WASHINGTON, March 1 – U.S. Senate negotiators on Thursday approached a $ 10 billion COVID-19 agreement to help the federal government find more vaccines and medical services as it prepares for the coming virus that will improve American health.
Senate Majority leader Chuck Schumer, a Democrat, said senators were “close to the final agreement” on a bill aimed at collecting shares for domestic and international use.
If the agreement is finalized in the coming days, the Senate may pass the bill and submit it to the House of Representatives before the spring break at the end of next week.
“We need more money right away to have enough vaccines and testing and life-saving medicines,” Schumer said in a statement to the Senate.
This amount is a small part of the $ 4.6 trillion Congress approved from the beginning of 2020 to fight the virus, much of which was devoted to reducing its difficult economy.
Earlier this month, Congress failed to pass a $ 15.6 billion aid bill amid Republican opposition to a new state spending. Many Democrats, on the other hand, are rebelling against a certain amount of money set aside to help local and local governments pay for a new round of coronavirus assistance.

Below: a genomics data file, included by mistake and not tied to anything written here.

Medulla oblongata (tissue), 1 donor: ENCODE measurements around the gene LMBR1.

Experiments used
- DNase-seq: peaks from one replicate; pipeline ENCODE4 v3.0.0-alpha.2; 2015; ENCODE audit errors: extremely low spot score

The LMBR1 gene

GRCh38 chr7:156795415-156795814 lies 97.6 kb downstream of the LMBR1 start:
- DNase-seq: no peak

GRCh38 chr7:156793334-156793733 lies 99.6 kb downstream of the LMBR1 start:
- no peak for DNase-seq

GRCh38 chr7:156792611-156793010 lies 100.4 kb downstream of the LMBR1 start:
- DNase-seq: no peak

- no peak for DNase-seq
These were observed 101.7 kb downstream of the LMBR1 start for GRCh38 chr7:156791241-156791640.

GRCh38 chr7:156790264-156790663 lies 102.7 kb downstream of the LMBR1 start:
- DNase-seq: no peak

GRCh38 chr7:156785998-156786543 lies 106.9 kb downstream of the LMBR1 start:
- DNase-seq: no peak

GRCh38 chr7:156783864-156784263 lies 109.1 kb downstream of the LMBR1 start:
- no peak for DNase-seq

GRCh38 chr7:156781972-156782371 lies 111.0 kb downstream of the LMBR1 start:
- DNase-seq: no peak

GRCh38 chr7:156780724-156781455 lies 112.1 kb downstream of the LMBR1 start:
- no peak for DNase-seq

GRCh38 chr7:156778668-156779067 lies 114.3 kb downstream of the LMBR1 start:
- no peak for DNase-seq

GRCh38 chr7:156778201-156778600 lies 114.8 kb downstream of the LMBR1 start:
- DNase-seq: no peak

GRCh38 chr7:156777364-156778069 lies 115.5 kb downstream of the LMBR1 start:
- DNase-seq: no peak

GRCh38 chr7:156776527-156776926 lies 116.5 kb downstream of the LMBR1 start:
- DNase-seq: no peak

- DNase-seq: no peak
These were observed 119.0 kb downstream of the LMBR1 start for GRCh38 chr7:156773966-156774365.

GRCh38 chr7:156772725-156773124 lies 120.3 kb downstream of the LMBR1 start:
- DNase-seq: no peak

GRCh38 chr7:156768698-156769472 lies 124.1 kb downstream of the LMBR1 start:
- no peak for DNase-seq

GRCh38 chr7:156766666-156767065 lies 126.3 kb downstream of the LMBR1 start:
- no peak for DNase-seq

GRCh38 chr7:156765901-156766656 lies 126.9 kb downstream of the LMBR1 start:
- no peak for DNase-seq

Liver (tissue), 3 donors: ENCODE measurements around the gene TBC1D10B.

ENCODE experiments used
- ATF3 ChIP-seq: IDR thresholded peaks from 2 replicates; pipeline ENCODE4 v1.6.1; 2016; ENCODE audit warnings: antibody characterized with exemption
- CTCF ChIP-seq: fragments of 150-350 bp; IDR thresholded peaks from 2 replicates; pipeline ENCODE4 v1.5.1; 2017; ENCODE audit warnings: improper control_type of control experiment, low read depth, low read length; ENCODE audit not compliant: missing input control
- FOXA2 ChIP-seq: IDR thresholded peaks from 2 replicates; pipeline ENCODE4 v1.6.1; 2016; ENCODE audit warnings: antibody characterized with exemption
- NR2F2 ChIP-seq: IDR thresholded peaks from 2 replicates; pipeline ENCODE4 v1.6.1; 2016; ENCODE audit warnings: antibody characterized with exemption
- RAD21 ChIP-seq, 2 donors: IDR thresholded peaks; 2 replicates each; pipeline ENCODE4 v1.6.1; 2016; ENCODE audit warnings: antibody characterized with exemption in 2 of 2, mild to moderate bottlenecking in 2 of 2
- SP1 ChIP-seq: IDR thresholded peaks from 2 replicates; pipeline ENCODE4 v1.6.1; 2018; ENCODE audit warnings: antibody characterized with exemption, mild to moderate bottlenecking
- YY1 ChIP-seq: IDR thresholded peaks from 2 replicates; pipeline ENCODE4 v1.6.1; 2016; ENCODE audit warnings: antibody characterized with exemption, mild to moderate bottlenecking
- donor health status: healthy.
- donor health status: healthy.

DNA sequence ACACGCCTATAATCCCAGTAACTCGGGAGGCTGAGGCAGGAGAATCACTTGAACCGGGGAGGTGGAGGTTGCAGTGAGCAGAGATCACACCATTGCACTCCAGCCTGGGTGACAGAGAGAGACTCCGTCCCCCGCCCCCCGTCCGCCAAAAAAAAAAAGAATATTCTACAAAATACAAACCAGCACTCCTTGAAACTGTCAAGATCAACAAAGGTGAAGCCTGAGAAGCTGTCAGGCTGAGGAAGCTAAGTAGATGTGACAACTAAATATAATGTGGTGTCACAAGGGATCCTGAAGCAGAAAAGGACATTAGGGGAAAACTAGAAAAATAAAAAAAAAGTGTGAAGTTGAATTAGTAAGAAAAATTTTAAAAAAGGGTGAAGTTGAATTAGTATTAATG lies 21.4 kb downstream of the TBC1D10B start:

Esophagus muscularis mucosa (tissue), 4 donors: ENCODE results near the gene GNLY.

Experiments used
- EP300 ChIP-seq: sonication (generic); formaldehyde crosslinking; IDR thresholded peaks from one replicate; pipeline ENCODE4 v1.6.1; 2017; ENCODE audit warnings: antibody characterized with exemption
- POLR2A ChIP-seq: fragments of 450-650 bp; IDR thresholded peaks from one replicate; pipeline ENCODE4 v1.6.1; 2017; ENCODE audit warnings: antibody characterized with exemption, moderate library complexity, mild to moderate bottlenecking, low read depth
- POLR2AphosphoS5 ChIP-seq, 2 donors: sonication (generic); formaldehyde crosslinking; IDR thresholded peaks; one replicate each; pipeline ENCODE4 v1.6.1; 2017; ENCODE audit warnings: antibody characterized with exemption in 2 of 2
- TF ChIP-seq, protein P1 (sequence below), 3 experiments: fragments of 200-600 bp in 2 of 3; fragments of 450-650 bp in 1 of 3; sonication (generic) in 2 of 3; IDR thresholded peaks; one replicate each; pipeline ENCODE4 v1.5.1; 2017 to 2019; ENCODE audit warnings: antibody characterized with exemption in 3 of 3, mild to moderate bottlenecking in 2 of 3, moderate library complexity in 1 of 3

Schumer said failure to adequately prepare for the new strain of coronavirus could delay progress in fighting the epidemic and reopening many American facilities.
Republican Senator Roy Blunt told reporters that almost half of the funding for the bill would come from reimbursing COVID’s previous aid laws aimed at helping artefacts recover from long-term epidemics and assistance to aircraft manufacturers.
COVID-19 has caused the death of 6.5 million people worldwide, of which 980,000 in the United States alone. While the epidemic is showing signs of slowing down, prompting many to dispose of the medical mask that has become a part of daily life, US deaths still lead the world at an average of 710 days a day.